A Palestinian man held in Turkey for his alleged role in the 2021 assassination of Haitian President Jovenel Moise was allowed to fly home to the United States on Aug. 3, ending a nine-month legal saga that saw the rejection of his extradition to Haiti in what has become a complex, international manhunt for the assassins.
Samir Handal, a businessman who holds Palestinian, Jordanian and Haitian citizenships as well as a Green Card that has allowed him to live in the United States for 22 years, remained behind bars in Turkey even after Interpol suspended a red notice for his arrest earlier this year. In a further twist, a bureaucratic muddle kept the 64-year-old from leaving Turkey after an Istanbul court rejected Haiti’s extradition request in early July.
Handal denies any role in Moise’s assassination. In an interview with Al-Monitor, his lawyer in Turkey, Mahmut Barlas, said Handal was denied presumption of innocence, detained wrongfully, and suffered moral and material harm in an unlawful process behind which, he believes, were political decisions devoid of legal basis.
Handal’s ordeal began about nine months ago as he boarded a flight from Miami to Istanbul on his way to Palestine to visit his mother. According to Barlas, Interpol, heeding Haiti’s request, issued the red notice shortly after Handal’s plane took off on Nov. 14, 2021. After landing in Istanbul, he was put in jail on a temporary custody order. Haiti’s extradition request implicating Handal in Moise’s assassination arrived just a day before the 40-day legal period was to expire. Haiti’s allegations were hastily turned into an indictment, after which Handal was transferred to a high-security prison in Ankara.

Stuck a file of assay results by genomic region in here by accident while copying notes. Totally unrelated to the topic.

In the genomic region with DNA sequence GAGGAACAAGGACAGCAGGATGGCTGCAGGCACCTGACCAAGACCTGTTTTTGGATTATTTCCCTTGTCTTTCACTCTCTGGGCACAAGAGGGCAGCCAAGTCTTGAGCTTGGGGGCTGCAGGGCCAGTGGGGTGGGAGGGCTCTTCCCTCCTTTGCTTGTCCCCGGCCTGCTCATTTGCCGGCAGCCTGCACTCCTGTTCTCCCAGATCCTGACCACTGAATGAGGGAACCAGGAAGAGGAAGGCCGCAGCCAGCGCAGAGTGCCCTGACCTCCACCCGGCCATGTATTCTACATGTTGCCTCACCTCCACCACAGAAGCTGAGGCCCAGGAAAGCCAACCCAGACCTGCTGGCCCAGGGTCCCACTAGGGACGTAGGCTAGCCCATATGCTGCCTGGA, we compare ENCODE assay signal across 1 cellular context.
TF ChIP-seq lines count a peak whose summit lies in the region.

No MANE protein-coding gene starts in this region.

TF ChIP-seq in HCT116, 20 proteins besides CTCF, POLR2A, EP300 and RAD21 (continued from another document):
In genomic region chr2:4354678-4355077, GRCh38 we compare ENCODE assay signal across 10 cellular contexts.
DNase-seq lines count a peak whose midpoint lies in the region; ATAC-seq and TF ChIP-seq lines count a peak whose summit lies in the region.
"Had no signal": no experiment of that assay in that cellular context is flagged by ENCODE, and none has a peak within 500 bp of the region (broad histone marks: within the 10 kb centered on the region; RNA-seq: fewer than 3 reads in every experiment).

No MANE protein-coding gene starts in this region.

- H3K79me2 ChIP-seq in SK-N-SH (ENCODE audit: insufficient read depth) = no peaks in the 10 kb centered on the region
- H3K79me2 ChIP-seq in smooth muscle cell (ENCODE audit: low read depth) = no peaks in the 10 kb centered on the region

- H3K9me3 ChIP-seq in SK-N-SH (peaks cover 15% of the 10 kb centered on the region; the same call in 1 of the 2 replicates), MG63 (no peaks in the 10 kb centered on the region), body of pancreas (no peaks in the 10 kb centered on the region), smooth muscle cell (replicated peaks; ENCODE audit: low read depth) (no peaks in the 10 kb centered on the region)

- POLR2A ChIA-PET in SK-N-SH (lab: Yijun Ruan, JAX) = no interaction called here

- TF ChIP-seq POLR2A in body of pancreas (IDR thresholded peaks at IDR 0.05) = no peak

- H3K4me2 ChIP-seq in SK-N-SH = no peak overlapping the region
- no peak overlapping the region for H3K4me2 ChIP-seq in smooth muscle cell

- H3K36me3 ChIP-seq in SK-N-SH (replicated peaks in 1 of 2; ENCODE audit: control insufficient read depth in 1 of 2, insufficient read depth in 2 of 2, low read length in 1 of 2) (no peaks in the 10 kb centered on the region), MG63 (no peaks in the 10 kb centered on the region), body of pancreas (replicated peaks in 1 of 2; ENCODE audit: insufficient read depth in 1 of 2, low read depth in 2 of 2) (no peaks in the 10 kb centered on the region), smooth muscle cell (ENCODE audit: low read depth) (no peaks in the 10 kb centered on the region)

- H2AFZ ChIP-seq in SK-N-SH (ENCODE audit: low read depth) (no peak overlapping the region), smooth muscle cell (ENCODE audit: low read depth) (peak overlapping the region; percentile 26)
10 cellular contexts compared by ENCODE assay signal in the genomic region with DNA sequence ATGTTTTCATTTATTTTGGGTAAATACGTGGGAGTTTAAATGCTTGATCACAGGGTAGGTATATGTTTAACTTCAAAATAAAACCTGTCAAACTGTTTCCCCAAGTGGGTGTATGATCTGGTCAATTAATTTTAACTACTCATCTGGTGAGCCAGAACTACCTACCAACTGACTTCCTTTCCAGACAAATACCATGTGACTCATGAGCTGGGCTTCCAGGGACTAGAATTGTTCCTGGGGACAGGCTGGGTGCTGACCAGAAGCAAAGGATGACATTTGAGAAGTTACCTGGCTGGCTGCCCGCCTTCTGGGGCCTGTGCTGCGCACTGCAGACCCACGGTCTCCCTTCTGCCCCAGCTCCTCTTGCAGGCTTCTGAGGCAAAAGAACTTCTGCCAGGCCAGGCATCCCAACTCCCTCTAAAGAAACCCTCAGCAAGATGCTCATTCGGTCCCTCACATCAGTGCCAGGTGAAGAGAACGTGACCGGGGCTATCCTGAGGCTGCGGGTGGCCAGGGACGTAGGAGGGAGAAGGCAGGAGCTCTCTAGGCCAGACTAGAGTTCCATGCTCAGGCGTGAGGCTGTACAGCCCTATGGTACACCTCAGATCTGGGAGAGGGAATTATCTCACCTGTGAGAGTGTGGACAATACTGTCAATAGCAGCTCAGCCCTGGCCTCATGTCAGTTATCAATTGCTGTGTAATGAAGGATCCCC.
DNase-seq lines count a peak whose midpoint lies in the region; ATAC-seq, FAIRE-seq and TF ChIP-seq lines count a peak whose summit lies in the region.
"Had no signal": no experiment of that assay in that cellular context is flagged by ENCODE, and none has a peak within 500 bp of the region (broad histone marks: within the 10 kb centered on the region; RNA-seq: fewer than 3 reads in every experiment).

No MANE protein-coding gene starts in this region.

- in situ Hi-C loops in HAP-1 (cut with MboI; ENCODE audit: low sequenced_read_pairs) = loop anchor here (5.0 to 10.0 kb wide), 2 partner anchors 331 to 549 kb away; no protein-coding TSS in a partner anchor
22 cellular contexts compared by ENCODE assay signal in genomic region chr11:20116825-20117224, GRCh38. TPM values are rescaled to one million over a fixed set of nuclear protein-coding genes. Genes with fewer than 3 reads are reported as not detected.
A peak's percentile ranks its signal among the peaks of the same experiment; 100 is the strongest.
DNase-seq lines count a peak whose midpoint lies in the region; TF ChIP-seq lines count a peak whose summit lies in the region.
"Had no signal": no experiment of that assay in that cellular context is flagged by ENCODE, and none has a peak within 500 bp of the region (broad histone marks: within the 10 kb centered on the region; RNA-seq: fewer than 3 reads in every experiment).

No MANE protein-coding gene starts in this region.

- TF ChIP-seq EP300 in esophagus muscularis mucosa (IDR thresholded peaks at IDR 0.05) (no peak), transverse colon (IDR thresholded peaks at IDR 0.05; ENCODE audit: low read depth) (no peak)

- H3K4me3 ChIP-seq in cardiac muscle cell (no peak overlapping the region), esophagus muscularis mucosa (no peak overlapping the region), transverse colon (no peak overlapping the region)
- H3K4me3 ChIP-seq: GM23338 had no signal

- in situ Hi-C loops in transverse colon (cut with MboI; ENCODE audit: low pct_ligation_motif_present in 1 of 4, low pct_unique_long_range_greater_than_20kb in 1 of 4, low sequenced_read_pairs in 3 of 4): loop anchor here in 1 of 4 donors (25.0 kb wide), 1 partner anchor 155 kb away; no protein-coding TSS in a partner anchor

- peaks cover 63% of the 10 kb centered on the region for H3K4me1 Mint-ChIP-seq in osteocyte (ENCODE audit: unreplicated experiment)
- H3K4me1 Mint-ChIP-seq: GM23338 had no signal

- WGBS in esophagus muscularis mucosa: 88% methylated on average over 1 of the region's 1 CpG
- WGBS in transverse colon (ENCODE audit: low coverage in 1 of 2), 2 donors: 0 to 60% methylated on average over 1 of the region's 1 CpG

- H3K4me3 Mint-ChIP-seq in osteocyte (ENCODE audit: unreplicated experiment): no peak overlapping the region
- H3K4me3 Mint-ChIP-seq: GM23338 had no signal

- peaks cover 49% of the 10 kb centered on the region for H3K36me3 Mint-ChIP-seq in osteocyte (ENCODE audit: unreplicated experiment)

Handal and his wife immigrated to Haiti in 1980, where they lived for two decades before moving to the United States. He used to return to Haiti frequently — his daughter still lives in the Caribbean country — and happened to be there when Moise was gunned down in his residence on July 7, 2021, allegedly by a team of mainly Colombian mercenaries. Handal had made an appointment with a cardiologist in Miami for July 13 and flew back on July 9, a day earlier than his original itinerary, wary that the assassination might lead to the closure of the airport as the local media were reporting at the time.
Handal became a suspect because two months before the assassination he had rented a house in Haiti’s capital, Port-au-Prince, to Christian Emmanuel Sanon, a Haitian American who, the local police believe, was among the masterminds of the assassination and had political ambitions. Handal’s decision to fly back to Miami a day earlier added to the suspicions. Sanon, reportedly a doctor and pastor, had rented the place for three months, citing medical purposes, and was captured there a day after Moise’s slaying. According to Haitian media, meetings of political nature were held in the house.
Handal maintains he never went to the house after renting it out, and Sanon too has said he had nothing to do with Handal.
The file that Haiti provided for the red notice and the extradition request claimed that Handal was among the assailants who killed the president, wounded his wife, and stole valuable items and documents from the Moises’ residence. An ensuing appeal to Interpol resulted in the lifting of the red notice, but Handal remained behind bars as the extradition case continued.